Any psychologist worth his salt will tell you that the only way to conquer your fears is to face them head-on. Also, he'll tell you that the phrase "worth his salt" is out-dated and stupid. While the idea of facing one's fears sounds like reasonable advice, and works well for the fear of hamsters or the fear of flannel, it probably falls short in more terrifying situations. If you had, for example, an innate fear of being pummeled to death by former heavyweight champ Mike Tyson, would you really want to face up to it? Sure, you could walk up to Iron Mike and say, "Hey, Champ, the Lullaby League called, they want their voice back. And by the way, nice tattoo." That would indeed be a fine example of facing your fear, but then you'd be facing reconstructive facial surgery. At best.
When I was young, I was afraid of lots of things. Some were relatively minor, like clowns and the flying monkeys from The Wizard of Oz. They were petrifying, yes, but it's not like Bozo was going to follow me to school. That's mostly because Mike the Whip would've beaten the seltzer out of him, but also because he's a fictional TV character. I got over my childhood phobias by the time I was about eight. Well, that's not entirely true. I watched Stephen King's It on cable a few months ago and it freaked me out all over again.
My fear of fire lasted quite a bit longer. Like, permanently. To this day, I've never struck a match or flicked a Bic. On camping trips, I have to find a three-foot stick to roast marshmallows. If I have to light the fireplace, which is to say "if I can't find Theresa," I use one of those trigger-operated lighters that look like miniature shotguns. I'm not sure where this fear came from, but it's here to stay. On the plus side, though, I'm never going to be a suspect in an arson case. So there's that.
It wasn't until I was about 11 that I finally rode my first roller coaster. Space Mountain, Walt Disney World, 1976. At that time, Space Mountain had only been in existence for one year, and many rumors swirled regarding its safety. It was supposedly so fast that people were losing their glasses, false teeth, wallets, and overpriced lunches. I wasn't exactly eager to put myself through that, hell, it had only been about a year since I'd gathered up the nerve to go on the Haunted Mansion. But with some encouragement from my father, I agreed to give Space Mountain a try.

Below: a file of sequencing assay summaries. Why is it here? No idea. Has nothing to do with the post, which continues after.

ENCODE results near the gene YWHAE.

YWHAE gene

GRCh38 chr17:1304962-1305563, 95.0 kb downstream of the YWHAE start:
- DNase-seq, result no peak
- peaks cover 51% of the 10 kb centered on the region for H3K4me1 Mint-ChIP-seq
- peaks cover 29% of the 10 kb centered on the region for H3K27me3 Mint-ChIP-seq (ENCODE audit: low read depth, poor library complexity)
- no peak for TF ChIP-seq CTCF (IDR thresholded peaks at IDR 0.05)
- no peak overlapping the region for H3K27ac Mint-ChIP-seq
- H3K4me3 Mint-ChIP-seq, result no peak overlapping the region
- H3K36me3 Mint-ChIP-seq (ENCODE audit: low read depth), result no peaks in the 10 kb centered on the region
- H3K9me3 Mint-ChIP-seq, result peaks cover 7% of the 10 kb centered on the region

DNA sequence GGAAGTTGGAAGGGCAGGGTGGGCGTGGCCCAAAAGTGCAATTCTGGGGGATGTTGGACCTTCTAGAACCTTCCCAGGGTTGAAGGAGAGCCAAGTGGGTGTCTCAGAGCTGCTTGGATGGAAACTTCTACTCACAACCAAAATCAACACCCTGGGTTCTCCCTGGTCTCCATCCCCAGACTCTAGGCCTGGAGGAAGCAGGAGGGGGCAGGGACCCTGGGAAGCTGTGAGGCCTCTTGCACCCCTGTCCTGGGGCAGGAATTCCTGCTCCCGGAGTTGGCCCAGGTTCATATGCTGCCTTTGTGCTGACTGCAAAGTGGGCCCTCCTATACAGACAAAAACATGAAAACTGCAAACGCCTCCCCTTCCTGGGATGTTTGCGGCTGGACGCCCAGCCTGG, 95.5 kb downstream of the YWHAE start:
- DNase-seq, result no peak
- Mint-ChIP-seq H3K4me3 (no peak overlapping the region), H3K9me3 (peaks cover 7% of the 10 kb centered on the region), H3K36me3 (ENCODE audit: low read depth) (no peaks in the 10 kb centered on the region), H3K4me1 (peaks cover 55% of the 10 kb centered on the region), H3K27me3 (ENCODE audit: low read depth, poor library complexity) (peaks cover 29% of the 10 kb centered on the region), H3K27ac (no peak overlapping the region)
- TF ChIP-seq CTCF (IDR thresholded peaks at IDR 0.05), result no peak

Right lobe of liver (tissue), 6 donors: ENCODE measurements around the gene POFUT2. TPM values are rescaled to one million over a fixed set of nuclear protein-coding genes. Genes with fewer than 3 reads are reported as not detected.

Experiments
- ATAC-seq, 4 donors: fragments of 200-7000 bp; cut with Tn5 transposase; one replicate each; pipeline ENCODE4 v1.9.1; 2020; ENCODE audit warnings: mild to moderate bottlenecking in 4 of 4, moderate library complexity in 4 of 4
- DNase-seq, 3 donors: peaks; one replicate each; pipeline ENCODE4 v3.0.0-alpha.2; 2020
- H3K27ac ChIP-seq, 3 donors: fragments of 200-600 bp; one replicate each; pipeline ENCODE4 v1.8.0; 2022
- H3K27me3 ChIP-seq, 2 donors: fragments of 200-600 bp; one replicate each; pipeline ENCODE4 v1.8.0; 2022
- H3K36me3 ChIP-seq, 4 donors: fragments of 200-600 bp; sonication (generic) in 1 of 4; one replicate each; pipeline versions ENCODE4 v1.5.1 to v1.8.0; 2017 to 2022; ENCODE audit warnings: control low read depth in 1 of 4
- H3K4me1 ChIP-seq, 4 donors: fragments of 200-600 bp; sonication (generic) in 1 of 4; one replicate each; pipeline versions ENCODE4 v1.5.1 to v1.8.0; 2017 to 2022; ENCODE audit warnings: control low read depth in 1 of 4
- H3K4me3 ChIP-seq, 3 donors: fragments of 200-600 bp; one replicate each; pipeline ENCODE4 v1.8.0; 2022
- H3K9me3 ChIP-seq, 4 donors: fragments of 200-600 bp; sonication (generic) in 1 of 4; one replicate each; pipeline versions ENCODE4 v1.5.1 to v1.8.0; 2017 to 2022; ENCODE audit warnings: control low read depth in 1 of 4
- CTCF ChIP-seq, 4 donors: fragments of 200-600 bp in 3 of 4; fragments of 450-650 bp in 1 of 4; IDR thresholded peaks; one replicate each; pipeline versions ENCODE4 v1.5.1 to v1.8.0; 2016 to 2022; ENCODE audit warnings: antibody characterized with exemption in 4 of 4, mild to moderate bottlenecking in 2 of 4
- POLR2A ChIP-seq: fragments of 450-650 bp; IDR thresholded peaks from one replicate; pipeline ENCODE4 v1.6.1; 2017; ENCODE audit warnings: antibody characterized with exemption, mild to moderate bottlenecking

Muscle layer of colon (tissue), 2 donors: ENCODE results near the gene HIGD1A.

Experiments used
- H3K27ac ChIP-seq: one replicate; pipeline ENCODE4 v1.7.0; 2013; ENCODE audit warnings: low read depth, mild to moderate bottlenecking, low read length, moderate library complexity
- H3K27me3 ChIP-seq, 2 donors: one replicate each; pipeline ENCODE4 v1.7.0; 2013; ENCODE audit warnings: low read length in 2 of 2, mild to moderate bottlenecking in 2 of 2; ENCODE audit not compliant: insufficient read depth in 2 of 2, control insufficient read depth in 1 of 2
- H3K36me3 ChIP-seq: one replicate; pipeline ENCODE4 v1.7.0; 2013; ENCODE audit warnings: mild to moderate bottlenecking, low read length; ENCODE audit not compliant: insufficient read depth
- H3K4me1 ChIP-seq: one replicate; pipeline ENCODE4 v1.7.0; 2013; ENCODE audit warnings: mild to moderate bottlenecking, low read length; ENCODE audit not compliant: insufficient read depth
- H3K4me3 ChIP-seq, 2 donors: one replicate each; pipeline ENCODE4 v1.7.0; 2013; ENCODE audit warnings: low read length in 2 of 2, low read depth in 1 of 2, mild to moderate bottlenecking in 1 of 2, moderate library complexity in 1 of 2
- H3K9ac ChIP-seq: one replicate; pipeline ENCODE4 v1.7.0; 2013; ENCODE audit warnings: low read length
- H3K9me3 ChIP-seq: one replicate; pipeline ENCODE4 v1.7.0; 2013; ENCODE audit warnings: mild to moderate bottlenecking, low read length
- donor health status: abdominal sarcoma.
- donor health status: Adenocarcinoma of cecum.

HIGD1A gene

We stood in line for over an hour. During this time, the dark recesses of my mind spewed out images of a roller coaster pushing Mach 2, whipping around the track flinging passengers to the Happiest Death on Earth. Dad didn't help matters, either. If you've ever been on Space Mountain, you know that there are all sorts of space objects projected in the darkness. Comets, asteroids that look like giant chocolate chip cookies, meteors. Well, my dad pointed to one of the stars zipping across the ceiling and said, "See that? That's one of the cars!" I could just feel the seven-dollar hot dog looking for the escape hatch.
We finally boarded the ride, and for about thirty seconds, I was petrified. But then I started to enjoy it. I enjoyed it a lot. We got back in line and rode it again. Just like that, I was hooked.
But over the past couple years, things have started to change again. Don't get me wrong, I still love riding roller coasters, but I have to pick and choose. It seems that certain rides, particularly those that swing side to side like "Batman" at Magic Mountain make me want to do the ol' technicolor yawn. Even the friggin' Ferris Wheel at California Adventure turned me a vague greenish color.
That just getting me getting older, though. It's not fear.
Fear would be a roller coaster soaring through rings of fire, with Alfundo riding next to me. And maybe a flying monkey or two working the controls.